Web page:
Based on the digital landscape in radio today, here are 11 predictions for radio’s future in digital:
1. The fusion of on-air content and online platforms will be seamless.
As radio stations develop strong digital strategies for their on-air talent, the content and engagement of online platforms will be naturally integrated into the on-air show. As the request lines ring less and less, jocks will use texting, social media and website commenting platforms to add more listener interaction to their shows.
2. Air talent social media platforms will be owned by the radio companies who employ them.
Many of the major radio corporations are already enforcing company social media guidelines upon air talent for their individual and show accounts. While some may retain control based on a “grandfathered in” negotiation, many will lose control as they are required to follow specific rules and even give administrative access to corporate staff.
3. Air talent will be held accountable for their online results.
Website traffic and social media success will no longer be measured out of curiosity or used for bonuses only. Air talent will be required to meet quarterly goals set by management, for both the station website and their show’s digital platforms.
4. Stations will budget for social media third party apps.
To achieve results with social media, radio will invest in applications for scheduling, contesting, and analytics.
5. Podcasting will no longer be the redheaded stepchild of radio.
Radio will follow the model of television (think DVR, on-demand), super-serving the core listeners with on-demand listening. Instead of viewing podcasts as a threat to both radio’s ratings and budget, managers will innovate and restructure podcasts to create ROI, regardless of the minimal ratings return.
6. All stations will have mobile apps and websites.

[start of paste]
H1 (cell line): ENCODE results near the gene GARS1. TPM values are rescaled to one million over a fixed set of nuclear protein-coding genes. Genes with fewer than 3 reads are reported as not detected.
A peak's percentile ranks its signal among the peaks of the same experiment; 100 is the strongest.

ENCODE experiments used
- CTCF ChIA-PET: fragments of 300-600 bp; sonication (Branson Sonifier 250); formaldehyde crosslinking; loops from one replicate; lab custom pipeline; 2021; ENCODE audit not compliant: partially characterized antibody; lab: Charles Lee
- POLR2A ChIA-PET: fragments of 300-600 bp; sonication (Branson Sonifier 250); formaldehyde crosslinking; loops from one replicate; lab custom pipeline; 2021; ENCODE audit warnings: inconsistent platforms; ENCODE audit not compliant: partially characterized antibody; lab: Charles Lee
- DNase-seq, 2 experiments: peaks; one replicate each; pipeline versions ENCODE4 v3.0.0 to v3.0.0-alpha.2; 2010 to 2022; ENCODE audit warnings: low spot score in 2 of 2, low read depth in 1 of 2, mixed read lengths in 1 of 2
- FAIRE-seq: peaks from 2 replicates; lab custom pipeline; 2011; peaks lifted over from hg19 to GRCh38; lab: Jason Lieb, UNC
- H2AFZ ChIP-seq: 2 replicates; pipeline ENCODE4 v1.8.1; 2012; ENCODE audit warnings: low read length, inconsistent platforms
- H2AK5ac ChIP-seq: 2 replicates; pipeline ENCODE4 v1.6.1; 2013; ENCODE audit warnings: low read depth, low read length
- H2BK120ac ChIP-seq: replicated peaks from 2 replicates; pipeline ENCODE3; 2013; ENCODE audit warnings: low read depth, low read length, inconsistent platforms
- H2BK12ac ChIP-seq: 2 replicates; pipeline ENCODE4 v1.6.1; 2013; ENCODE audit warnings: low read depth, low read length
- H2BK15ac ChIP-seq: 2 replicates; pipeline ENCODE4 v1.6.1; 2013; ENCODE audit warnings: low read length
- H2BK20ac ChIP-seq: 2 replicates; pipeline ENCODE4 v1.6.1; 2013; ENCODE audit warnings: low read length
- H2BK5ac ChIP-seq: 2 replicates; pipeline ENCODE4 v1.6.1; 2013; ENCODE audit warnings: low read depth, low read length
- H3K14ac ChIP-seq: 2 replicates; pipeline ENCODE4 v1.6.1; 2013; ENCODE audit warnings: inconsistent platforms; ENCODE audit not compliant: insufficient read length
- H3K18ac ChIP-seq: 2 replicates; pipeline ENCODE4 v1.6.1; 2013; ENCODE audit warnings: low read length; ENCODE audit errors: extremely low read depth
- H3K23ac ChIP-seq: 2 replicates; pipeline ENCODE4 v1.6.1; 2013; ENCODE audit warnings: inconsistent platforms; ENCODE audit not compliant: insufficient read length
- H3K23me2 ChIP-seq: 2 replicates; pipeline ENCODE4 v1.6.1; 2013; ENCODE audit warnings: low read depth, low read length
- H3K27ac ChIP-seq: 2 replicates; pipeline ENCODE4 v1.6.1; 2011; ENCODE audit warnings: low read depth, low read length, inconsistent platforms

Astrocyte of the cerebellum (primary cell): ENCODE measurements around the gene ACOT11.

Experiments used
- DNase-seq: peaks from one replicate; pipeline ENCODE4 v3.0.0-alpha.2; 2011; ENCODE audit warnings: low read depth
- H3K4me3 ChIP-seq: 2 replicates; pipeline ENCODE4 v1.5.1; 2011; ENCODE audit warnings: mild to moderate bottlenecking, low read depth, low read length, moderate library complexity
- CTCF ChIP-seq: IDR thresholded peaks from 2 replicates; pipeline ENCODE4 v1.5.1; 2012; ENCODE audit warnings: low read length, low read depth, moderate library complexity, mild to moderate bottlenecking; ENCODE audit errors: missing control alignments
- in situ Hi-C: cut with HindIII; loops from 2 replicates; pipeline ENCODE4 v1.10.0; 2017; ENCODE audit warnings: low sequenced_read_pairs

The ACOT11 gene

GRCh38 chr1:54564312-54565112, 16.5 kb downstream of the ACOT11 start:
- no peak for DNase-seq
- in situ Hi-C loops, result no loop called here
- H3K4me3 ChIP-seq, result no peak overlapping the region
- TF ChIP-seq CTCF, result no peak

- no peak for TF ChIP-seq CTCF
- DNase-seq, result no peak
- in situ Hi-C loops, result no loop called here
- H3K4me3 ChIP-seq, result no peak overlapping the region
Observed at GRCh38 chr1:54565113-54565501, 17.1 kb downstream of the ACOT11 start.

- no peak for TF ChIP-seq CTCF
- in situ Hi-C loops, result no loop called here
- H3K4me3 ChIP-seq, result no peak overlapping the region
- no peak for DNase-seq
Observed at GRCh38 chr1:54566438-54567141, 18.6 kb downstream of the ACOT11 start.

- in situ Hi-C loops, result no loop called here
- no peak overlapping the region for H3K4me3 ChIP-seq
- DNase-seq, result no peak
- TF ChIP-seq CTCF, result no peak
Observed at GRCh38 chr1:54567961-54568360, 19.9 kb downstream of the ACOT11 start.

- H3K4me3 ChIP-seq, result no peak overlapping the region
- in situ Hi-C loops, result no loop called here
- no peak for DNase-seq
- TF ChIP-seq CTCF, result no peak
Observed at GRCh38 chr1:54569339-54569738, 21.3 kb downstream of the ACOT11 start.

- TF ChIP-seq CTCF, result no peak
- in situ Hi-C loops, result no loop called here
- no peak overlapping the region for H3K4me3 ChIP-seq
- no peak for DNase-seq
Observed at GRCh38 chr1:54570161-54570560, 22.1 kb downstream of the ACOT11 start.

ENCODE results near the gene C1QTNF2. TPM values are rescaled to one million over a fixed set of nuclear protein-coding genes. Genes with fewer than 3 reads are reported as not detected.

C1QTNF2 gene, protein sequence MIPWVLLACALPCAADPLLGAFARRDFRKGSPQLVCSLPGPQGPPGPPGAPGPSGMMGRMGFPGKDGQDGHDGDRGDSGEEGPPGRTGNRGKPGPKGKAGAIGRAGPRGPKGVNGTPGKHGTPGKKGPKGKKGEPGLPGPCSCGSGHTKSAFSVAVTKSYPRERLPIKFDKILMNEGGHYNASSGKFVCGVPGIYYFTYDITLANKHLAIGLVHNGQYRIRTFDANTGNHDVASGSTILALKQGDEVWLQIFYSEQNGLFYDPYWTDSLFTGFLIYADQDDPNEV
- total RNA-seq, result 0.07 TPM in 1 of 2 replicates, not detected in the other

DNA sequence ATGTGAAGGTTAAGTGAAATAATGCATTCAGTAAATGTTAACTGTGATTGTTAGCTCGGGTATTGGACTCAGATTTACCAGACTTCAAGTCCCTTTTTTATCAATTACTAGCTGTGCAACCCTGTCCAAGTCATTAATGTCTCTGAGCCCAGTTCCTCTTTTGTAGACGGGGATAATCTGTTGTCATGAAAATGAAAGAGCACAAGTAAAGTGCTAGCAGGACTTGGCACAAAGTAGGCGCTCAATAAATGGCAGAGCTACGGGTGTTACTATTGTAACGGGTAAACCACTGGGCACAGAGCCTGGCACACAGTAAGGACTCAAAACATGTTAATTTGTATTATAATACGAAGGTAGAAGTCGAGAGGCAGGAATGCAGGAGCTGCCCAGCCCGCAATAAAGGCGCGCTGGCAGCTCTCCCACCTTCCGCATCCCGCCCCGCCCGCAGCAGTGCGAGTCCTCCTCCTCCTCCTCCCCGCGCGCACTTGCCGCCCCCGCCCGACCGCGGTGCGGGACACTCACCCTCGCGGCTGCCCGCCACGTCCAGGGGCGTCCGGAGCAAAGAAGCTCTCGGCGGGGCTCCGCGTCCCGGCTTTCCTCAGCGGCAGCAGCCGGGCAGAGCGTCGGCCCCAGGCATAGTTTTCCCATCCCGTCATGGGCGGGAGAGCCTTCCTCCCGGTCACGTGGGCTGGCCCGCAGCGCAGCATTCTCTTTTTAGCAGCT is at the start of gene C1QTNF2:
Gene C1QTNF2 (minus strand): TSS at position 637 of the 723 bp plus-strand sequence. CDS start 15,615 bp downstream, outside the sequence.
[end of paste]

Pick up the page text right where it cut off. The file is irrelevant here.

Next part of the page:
As mobile website usage continues to rise, even the smallest companies will focus on the mobile optimization of their station websites, and will invest in reliable mobile listening apps.
7. Stations will own advanced video equipment.
As the pressure to incorporate video into digital strategies builds, stations will invest in video equipment for use in-studio, at promotional events, concerts, and client remotes.
8. Radio will invest in social gaming for branding and promotions.
As listeners become more savvy to standard online advertisements, digital strategists and sales managers will invest more money for better results, with creative branding campaigns and promotions using social gaming.
9. Radio sales executives will sell the entire brand, rather than just terrestrial radio.
As advertisers seek more creative, multi-platform ideas, radio’s sales superstars will view their station brand from a big picture perspective, creating unique solutions for clients that involve marketing from a variety of platforms.
10. The radio industry will become an early adopter to digital innovations.
We’ve watched the newspaper industry’s struggle to innovate, and we won’t be left behind. Radio companies will be exploring new innovations as they arise, mining them for revenue opportunities.